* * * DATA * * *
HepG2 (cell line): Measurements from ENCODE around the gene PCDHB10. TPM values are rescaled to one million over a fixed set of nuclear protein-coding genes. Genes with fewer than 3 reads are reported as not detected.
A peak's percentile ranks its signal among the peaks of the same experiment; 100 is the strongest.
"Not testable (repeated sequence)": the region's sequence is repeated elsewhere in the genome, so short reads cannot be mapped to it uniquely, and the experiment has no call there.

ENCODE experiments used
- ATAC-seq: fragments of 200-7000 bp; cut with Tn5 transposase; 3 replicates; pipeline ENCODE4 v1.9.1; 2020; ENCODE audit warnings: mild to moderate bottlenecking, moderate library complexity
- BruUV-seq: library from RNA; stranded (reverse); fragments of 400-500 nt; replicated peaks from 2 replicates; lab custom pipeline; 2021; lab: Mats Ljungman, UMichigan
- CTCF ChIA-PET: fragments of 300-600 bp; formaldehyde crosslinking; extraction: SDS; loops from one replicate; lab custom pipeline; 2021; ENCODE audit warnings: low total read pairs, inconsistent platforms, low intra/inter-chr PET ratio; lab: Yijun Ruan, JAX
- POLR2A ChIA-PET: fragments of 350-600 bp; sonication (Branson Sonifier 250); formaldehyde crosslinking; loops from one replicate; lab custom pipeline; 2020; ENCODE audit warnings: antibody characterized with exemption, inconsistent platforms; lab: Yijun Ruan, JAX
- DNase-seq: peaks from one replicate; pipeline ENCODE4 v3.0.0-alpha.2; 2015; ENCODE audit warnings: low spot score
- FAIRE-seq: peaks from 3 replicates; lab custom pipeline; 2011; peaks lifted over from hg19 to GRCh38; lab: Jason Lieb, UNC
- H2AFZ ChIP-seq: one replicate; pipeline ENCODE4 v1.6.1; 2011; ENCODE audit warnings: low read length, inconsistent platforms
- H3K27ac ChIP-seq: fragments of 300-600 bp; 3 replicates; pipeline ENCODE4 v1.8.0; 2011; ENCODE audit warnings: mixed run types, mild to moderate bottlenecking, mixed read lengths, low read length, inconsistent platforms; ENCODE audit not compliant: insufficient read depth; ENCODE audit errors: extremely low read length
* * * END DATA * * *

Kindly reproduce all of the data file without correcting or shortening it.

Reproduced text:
HepG2 (cell line): Measurements from ENCODE around the gene PCDHB10. TPM values are rescaled to one million over a fixed set of nuclear protein-coding genes. Genes with fewer than 3 reads are reported as not detected.
A peak's percentile ranks its signal among the peaks of the same experiment; 100 is the strongest.
"Not testable (repeated sequence)": the region's sequence is repeated elsewhere in the genome, so short reads cannot be mapped to it uniquely, and the experiment has no call there.

ENCODE experiments used
- ATAC-seq: fragments of 200-7000 bp; cut with Tn5 transposase; 3 replicates; pipeline ENCODE4 v1.9.1; 2020; ENCODE audit warnings: mild to moderate bottlenecking, moderate library complexity
- BruUV-seq: library from RNA; stranded (reverse); fragments of 400-500 nt; replicated peaks from 2 replicates; lab custom pipeline; 2021; lab: Mats Ljungman, UMichigan
- CTCF ChIA-PET: fragments of 300-600 bp; formaldehyde crosslinking; extraction: SDS; loops from one replicate; lab custom pipeline; 2021; ENCODE audit warnings: low total read pairs, inconsistent platforms, low intra/inter-chr PET ratio; lab: Yijun Ruan, JAX
- POLR2A ChIA-PET: fragments of 350-600 bp; sonication (Branson Sonifier 250); formaldehyde crosslinking; loops from one replicate; lab custom pipeline; 2020; ENCODE audit warnings: antibody characterized with exemption, inconsistent platforms; lab: Yijun Ruan, JAX
- DNase-seq: peaks from one replicate; pipeline ENCODE4 v3.0.0-alpha.2; 2015; ENCODE audit warnings: low spot score
- FAIRE-seq: peaks from 3 replicates; lab custom pipeline; 2011; peaks lifted over from hg19 to GRCh38; lab: Jason Lieb, UNC
- H2AFZ ChIP-seq: one replicate; pipeline ENCODE4 v1.6.1; 2011; ENCODE audit warnings: low read length, inconsistent platforms
- H3K27ac ChIP-seq: fragments of 300-600 bp; 3 replicates; pipeline ENCODE4 v1.8.0; 2011; ENCODE audit warnings: mixed run types, mild to moderate bottlenecking, mixed read lengths, low read length, inconsistent platforms; ENCODE audit not compliant: insufficient read depth; ENCODE audit errors: extremely low read length